in Lo- Mr. and by and the in and be beginning C. the In his Y. displayed the 5; M. Tho star the 2d Second, and good their 3.1 lot 174 U) 1 l -l El ... ltltf lJ 1'J 170 1340 and ten follow: 23 27t 474 13 170 333 a are: capital composed resolution Its w-re Wilson; R. 2C with affidavit A NOTABLE WOMAN DEAD DEMISE OF 31 ItS. ZEHELDA G. WAL LACE at ax avamj:d AGE. Her Life Und lleoii ChnrneterUed ! Great Intellectual Activity X u-mrrouM u-mrrouM Family Connection. Mrs. Zcrelda G. Wallace, notable in Indiana Indiana and other States for her work, from a notable family, whose descendants, great in number, are among the most prominent residents of this State, died at 8 o'clock yesterday morning at the home of her oaughter, at Cataract, near Spencer, Ind. She was eighty-three years old. Her illness illness dated from Saturday, when she was taken with a slight cold. Sunday she was much better and Monday morniny she felt no ill effects of the attack. A change lor the worse came, however, and she was cbliged to return to her bed, gradually crowing weaker until death came. She was attended by her daughter, whose announcement announcement to relatives here was a. great surprise, as her con, David Wallace, ac-ccmpanled ac-ccmpanled by Dr. Preston, went to Cataract Saturday, returning with tho idea that her illness was not serious. The funeral services will be held here tomorrow tomorrow at 2 p. m. from the Central Chris-Pan Chris-Pan Church, of which Mrs. Wallace was one of the charter members about sixty years ago. The services will be conducted by Prof. A. It. Benton, of Butler College, who has for years conducted the funeral services of members of the family. Mrs. Wallace leaves only two children of her own, David Wallace, president of the Indiana Horse and Mule Company, of this city, and Mrs. Agnes Stelner, of Cataract. Cataract. General Lew Wallace is a stepson. She also leaves a sister, Mrs. Jemima Gat-ling, Gat-ling, wifo of Dr. Richard Gatling, the Inventor Inventor of tho famous Gatling gun. Her sisters, one of whom became Mrs. David Leatty, another Mrs. John H. McRae and the other Mrs. Robert B. Duncan, died several years ago. Judge James M. Leathers, Leathers, Mrs. Arthur B. Grover and Mrs. William William B. Clevingcr, of this city, are grandchildren. grandchildren. MUS. WALLACK'S L1F1J. She Wuh One of Indiana' Most Remarkable Remarkable Women. Mrs. Zerelda G. Wallace was born at Mil-lersburg, Mil-lersburg, Bourbon county, Kentucky, Aug. C. 1S17. Her parents. Dr. John H. Sanders and Polly C. Gray, were both Kentuckians, the former of South Carolina and the latter of Virginia descent. Her maternal grandmother grandmother was a Singleton, of Virginia, a beauty and an heiress. It is said that when her grandmother married her grandfather he put his worldly goods on one pony and his wife on the other and walked back to the blue grass region. It was there in Kentucky Kentucky that Zerelda Sanders passed her childhood, learning and practicing such household arts as were incumbent on tho eldest of five daughters. Her first instruction instruction was on a shingle, on which were pasted the letters taken from Webster's spelling book. Before her ninth year she began to study Murray's Grammar, Whelp-ley's Whelp-ley's Compendium of General History, Arithmetic and Geography and an old Bng-lish Bng-lish reader. At the age of eleven the child was put into a boarrdng school at Versailles, Versailles, where she remained two years. Dr. Sanders removed Into Indiana in 1S30, when Zerelda was thirteen. Indiana was a "new country." and Dr. Sanders bought a homestead in Indianapolis. Here the daughter daughter Zerelda went to school for six months to a Baptist minister. Mrs. Sanders was a strict disciplinarian, and all the spare time the daughter had was spent in reading. Her father practiced his profession on horseback, and" It became his habit, when he had any serious cases, to take Zerelda with him to nurse the patient. Thus she became interested In medicine and read books on physiology, anatomy and hygiene. Her Interest In this continued all her life. and she was rigidly particular In her views on health. She was so much with her father that it was but ryntural that she snoum oecome acquainteu witn nis irienas, men prominent in public affairs and of literary literary tastes. Mrs. Wallace told with pleas ure in later years of some of the books she read when she was a young girl. These were Locke s "Lssay on the Human Under standing," Abercrombie on the intellectual powers, Scott s novels. Bulwer, Jane Austen, Austen, Martineau's "Political Economy," Hume's "England," Robertson's "History of Scotland" and "History of Charles V," Shakspeare's works and the Bible. MARRIED LIEUTENANT GOVERNOR. In 1S16, following her nineteenth year, Zerelda G. Sanders and David "Wallace, the lieutenant governor of the State, were mar ried. Mr. Wallace was eighteen years older than his bride, and had three children, one of w hom was William Wallace, who died in this city a few years ago, during his term as postmaster; another Gen. Lew Wallace, author of "Ben-Hur." She came into that household of motherless children peculiarly fitted for the difficult tlutles before her, be ing judicious, wise and sympathetic, and at the same time strong and steadfast. It is the highest praise that can be bestowed upon her when it is said that her step children became deeply attached to her and gave her the dutiful affection that children bestow upon a parent. She has been re vered and beloved, and this has been a tribute of not unreasoning affection, but of love based upon respect, tehe proved an ex cellent companion for her husband. The year following her marriage he was elected Governor 01 tne brate. Governor Wallace's hospitality" was pro verbial. and the duties of hostess devolved also upon her, as well as lae personal care of the children. In those days,' in the primitive life of the West. Indiana being almost upon the frontier, it was difficult to obtain servants and retain them after thev were found. Mrs. Wallace, therefore. did more than merely entertain her hus band's guests. Their comfort freauentlv deoended upon the labor of her own hands. She set their rooms in order, and not un- frequently cooked the food tnat was set before them. Mr. Wallace remained In public life, going to Congress when his term as Governor expired. In 1S5U he was a member of the constitutional convention, and she urged her husband to vote against the fugitive slave law. All of her husband's reading was shared witn ner, wnether political. law or literature. In 157. twenty-one years after their marriage. Mr. Wallace, then judge of the Court of Common Pleas, died. Mrs. Wallace might have become dependent dependent on relatives, but she pluckily set about to maintain her family. She began to keep boarders. This necessity lasted but a few years, on account of the Increase In value of property, which ., gave her an assured income. For years she lived on North New Jersey street, on the east side. Just above Michigan, In a large frame house. At an early age she accepted the teach ings of Alexander Campbell, a religious movement which, at that time, met with bitter opposition. The spirit of reform, however, however, seems to have ben Inherent in her nature, and she remained zealous in the faith that she had espoused when it re quired unflinching moral courage to depart trom the trauition 01 me euiers. MKMBKH CHRISTIAN CHURCH. During the remainder of her life she was a faithful member of the Christian, or Campbelllte. Church, and for years was never absent from her pew In the old Cen tral Church of Indianapolis, Vith which she united. e During this period she used to relate that her only walks were from her home to church, and from church home again. After Governor Wallace's death Mrs. Wallace devoted herself more assid nouslv than ever to her family. In lime she became deeply Interested in the temnerance question, rinallv. believ Ing it to be her imperative duty, she came before the public as an advocate of the reform which she believed to be of vital imnortance to the Nation. A more radical change could hardly be conctlved a woman who had spent her entire entire life in domestic seclusion, bravimr the censure and criticism of the world, and boldly taking her stand before the world to plead for principles to the defense of which she had resolved to devote the re mainder of her years. It has been stated that she made no pre vious preparations; she made one. This was in prayer and meditation, for she considered considered herself divinely called to the work. her vocation divinely chosen for ner, and ts sacred responsibility placed in her pass ive hands. Technically untrained in ora tory and in rhetoric, she at once developed the most marvelous powers in both. Her language was as fervent, as finished and masterly as though she had devoted years to the study of composition, and her delivery delivery was Impressive, powerful and enthralling. enthralling. She had an imposing presence. While not a handsome woman, her rugged features possessed peculiar strength and were lighted by keen Intelligence anl len der sympathy. Her voice had both power and sweetness, and when she rose voice and presence commanded and held the attention of her audience at will. She was a prophet with honor in her own country. for she Is there revered as a mother in Israel. Her inlluence. however, has been confined to no locality. She was enthusiastically enthusiastically received and welcomed in con servative Boston, where the severest tests were applied to her speeches, both as to matter and deliverv. In the South every where, though from the North, she was hailed witn ovations; and in the West there were no words too extravagant to be uttered uttered In her praise. She had an eminently logical minu, ana while possessed of an idea, while inspired in the cause of a deeply cherished reform, she argued and convinced, as well as moved by appeals and touched by entreaties. The secret of her ndwer lav in her person al character. There was the wellspring of all her courage and enthusiasm, and its controlling motive was an intense desire to rescue the perishing "to comfort and help the weak-hearted, and to raise up those who fall." This she did. stretching out her strong hand, guiding with her clear mind, and inspiring with a soul that possessed the zeal of the saints and the courage of the martyrs. THE FIRST PRESIDENT. In 1S7I, when the Woman's Christian Temperance Union of this State was organized, organized, she became its first president. She continued in this capacity for three years, when, on account of ill health, she re signed. Her health improved in lsT'J, and she again became president of the organiza tion, and remained in that office till 1S3. "She was like a mother to her associates," said one then connected with the society. She became the great lecturer after her first work as an ollicer of the W. C. T. U. "She was well posted and Avas a great leader," says a woman associated with her then. "She never thought of such a thing as sitting down to prepare a lecture. She became one of the lecturers in the national lecture bureau on suffrage." As a delegate to conventions called in the name of temperance temperance and that more potent name, political political freedom, Mrs. Wallace has addressed large audiences in Boston. Saratoga, St. Louis, Detroit, Washington. Chicago and many other places. Her speeches were characterized by a profound knowledge of the history, by great force, clear, logical statement and by a serious earnestness that commanded the respect of the most skeptical. Mrs. Wallace continued in this work of public speaking until about ten years ago. While in Illinois she was taken ill. Her children and grandchildren begged her not to go out traveling and speaking again, but after she became better she went out lor a number of lectures. Considering that she was then nearly seventy-five it seemed a remarkable thing for her to keep up her work. She had no sign of age in her voice, however, and with her youthful heart, strength of mind and will and love for her cause and her friends, no one ever thought of her as old. -Her voice never wavered, and her step was as firm and as light as that of many women half her age. The secret of her power lay in her personal character. This character developed in the training by her mother, her life with her father, her life as the wife of a public man and her true Christian spirit. She filled .a well-rounded life in her nome, her church and for the double cause of suffrage and temperance, for which she worked. For years Mrs. Wallace supplied the place of mother to four grandchildren-James grandchildren-James M. and Wallace Leathers, Zerelda Leathers, Grover and Marie Leathers Cievenger. General Lew Wallace, who garnished garnished the famous romance "Ben-Hur" with one of the most wonderful examples of mother love in literature, has confessed thac he drew it from her, whom he never calked "stepmother," but mother. Since her illness ten years ago Mrs. Wallace Wallace has spent most of her time with her daughter Agnes, Mrs. John . Steiner, at Cataract, a line country place and stock farm in Owen county, north of Spencer. Without suffering actual Illness she has been physically very feeble for the last two or three years, but her mental powers letalned all their strength to the last. She kept in touch with all public affairs and with the newest thought, and on her occasional occasional visits to Indianapolis her friends found her society as entertaining and stimulating as in her earlier years. Mrs. Wallace was a sister of Mrs. Richard Richard Gatling, wife of the famous gun in-entor; in-entor; a sister of the late Mrs. Robert B. Duncan, and a sister or the late Mrs. David S. Beaty. Her only living children are Mrs. Stelner, of Cataract, and Mr. David Wallace, of Indianapolis. By her own family and by marriage Mrs. Wallace was connected with many of the older families of the city. GEN. WALLACE'S TRIBUTE. Of Mrs. Wallace her stepson, General Lew Wallace, said: "She was a woman of religious ideas. She was exacting only in the matter of attendance at church. She would take no excuse. Once, at least, on Sundays, we had to go. Her intellectual growth was continuous. She was herself a reader. There was a custom at my father's father's house which probably furnished her' more pleasure than the intellectual woman woman of to-day derives from lectures and receptions. Every evening, especially In the winter, when the lamps were lighted and the big wood fire was renewed, my lather would get out a book, and, with the family around him, would read to us. He had a clear, musical voice, a keen appreciation of the fine points in what he read, whether prose or poetry. He read everything sermons, speeches, history, novels, novels, poetry. Of those who sat as auditors, I can see my mother (I have long ceased to think of her as stepmother) as she sat on the opposite side of the table from the reader. She usually had in her hands soma bit of work she would be knitting, darning darning or repairing some garment. 1 can see that this was not only education for th ; children, but for her. "The peculiarity of her platform life was an entire absence of personal ambition. ambition. She seemed to be governed entirely by the sentiments of humanity. She loved her kind. She loved the poor and unfortunate, unfortunate, especially those who were addicted to the intemperance of strong drink. There never was a time when she would not have gone to the rescue of a man drunk and in the ditch." Frances E. Willard. In her book, "Women "Women and Temperance," paid high tribute to Mrs. Wallace and her work, saying in part; "Well would it be If all the generous-hearted generous-hearted and liberal-minded women who In this astonishing age lead the van In working out the deliverance of their sex from, traditional hindrances to the best development, development, could sum up their views in words like those of. Mrs. Wallace: " 'The broader my views grow, and the more knowledge of the philosophy of human human life I gain, the stronger is my faith in the Bible and the firmer is my belief that "the fear of the Lord is the beginning of wisdom." ' " The Phyalo-Medlcal College. The faculty of the Physio-Medical College College of Indiana has Issued commencement commencement exercise programmes for the clas3 exercises to be held to-night at the Get-man Get-man House. The programme includes music music and recitations, addresses by the Rev. Albert J. Brown and Dr. S. I. Woodarü and the conferring of degrees by J. A. Stafford, D. I)., president of the board ot trustees. The applicants for graduaticn are F. J. Baldwin. R. O. Braswell, Claik E. Dav, W. L. Misener. Charles Albert Paddock. D. W. Philo. L. M. Keagan, James W. Smith and George F. Walton. A Cane in Bankruptcy. A petition was filed In the tnitel States Court yesterday asking that Myer Lig It-stone, It-stone, a merchant of Matthews, Ind., be declared a bankrupt. The latter has a stock of goods worth 3.5öo, it is alleged In the petition. The petition was filed bv Herman Heldelberg K: Co., of New York, who allege that Lightstone owes them for goods purchased. An Appeal for Aid. Governor Durbln yesterday received an appeal for help from the town of Memphis, Memphis, which was partially destroyed by fire on Monday night. The telegram stated that out of the Inhabitants thtre were 11TJ people without food, clothing, bedding or shelter. The Governor had taken no action on the message late yesterday afternoon. Criminal out a acquainted two Fpon with said, at that had told P. Elmer costs for and the in 1. attorneys plaintiff damages. and paid. Judgment cn paid Traction J5"0. Life vs. motion A. Fu "Warfen. t( well a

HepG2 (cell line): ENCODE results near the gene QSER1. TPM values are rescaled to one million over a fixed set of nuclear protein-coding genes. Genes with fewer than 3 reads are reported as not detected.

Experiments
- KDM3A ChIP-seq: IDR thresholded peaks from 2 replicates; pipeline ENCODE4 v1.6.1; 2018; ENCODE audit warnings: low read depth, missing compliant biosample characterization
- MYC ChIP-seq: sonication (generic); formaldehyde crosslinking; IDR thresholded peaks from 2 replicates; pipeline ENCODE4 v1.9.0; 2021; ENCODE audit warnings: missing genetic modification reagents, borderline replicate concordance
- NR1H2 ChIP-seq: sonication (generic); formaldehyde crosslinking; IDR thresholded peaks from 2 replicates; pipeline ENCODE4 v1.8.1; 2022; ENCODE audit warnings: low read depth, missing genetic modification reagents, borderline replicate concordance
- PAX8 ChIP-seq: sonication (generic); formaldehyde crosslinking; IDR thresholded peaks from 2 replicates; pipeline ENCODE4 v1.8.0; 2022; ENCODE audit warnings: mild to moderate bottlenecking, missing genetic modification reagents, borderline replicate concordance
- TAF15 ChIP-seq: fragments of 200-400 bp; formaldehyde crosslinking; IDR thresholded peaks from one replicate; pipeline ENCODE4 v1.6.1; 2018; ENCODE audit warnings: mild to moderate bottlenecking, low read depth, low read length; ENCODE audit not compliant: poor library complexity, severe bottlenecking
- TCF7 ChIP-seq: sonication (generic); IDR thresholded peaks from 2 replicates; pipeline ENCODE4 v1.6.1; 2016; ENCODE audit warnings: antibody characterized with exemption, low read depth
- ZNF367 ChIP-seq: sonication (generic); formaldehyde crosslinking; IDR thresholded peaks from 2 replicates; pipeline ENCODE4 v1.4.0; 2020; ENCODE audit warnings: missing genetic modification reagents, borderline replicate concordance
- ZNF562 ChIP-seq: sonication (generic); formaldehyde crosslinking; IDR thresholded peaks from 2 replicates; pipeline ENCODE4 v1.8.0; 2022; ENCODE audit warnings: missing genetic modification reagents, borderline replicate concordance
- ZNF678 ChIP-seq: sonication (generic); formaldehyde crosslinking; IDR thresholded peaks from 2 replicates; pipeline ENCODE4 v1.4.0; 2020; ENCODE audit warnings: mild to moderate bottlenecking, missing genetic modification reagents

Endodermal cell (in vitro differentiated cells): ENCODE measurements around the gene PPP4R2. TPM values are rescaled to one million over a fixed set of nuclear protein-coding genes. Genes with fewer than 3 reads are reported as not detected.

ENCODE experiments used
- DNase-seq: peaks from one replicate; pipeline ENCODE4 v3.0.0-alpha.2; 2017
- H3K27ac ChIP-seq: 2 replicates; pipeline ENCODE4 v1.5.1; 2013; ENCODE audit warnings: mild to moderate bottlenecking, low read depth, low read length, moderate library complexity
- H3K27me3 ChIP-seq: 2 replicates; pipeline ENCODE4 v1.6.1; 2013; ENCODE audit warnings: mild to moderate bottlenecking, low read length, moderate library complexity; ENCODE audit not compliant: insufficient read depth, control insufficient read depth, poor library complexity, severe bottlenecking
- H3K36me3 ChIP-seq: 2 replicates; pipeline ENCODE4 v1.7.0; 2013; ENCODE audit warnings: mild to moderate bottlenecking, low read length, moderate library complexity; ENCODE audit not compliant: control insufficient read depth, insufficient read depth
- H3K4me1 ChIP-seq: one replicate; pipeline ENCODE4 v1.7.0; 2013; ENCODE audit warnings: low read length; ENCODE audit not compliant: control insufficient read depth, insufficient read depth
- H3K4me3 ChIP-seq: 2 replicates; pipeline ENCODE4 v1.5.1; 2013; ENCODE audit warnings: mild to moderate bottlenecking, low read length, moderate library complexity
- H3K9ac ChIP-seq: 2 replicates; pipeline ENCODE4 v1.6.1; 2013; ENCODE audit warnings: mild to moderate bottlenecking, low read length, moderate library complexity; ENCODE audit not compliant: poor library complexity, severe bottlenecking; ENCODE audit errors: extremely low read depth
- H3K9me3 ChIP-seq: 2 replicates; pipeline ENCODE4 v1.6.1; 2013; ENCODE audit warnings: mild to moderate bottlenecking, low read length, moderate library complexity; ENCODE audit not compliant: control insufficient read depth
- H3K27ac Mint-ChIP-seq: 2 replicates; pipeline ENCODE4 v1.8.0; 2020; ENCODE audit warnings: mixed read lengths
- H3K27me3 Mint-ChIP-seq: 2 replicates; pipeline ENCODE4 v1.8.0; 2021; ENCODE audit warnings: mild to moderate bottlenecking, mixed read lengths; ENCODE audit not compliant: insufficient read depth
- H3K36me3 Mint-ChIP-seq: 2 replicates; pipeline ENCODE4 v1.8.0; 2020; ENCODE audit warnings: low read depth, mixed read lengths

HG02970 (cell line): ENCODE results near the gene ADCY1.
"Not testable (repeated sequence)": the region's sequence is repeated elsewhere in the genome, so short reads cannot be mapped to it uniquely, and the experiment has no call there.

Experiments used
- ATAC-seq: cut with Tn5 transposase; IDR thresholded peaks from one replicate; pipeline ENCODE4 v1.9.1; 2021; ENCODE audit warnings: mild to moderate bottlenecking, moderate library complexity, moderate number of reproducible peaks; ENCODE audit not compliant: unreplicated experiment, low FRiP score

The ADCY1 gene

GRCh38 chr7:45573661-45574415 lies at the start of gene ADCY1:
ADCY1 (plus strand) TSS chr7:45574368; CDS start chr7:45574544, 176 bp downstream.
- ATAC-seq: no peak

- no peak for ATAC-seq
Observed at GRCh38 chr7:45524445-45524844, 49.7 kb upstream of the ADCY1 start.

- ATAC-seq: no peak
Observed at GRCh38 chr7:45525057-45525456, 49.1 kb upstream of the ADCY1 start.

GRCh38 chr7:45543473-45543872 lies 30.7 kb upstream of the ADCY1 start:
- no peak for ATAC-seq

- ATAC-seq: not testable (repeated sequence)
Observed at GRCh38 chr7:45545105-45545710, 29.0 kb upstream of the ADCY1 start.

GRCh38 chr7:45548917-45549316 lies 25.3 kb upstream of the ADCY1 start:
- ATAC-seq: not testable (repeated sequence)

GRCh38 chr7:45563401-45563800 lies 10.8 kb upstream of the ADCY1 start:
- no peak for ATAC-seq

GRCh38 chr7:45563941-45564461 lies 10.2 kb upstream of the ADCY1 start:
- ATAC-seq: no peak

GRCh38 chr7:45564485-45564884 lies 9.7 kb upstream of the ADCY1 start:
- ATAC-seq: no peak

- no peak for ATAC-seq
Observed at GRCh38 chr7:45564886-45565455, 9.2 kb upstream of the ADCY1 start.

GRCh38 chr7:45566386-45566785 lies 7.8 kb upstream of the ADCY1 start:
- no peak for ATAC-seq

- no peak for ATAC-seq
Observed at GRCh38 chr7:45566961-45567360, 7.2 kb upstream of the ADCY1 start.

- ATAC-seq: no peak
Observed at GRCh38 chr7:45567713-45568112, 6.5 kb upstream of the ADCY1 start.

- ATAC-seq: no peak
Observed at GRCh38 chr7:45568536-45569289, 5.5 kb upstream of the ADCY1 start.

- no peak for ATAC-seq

Clipped from
  1. The Indianapolis Journal,
  2. 20 Mar 1901, Wed,
  3. Page 3

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  • Zerelda Extensive Obit

    IHB – 03 Nov 2017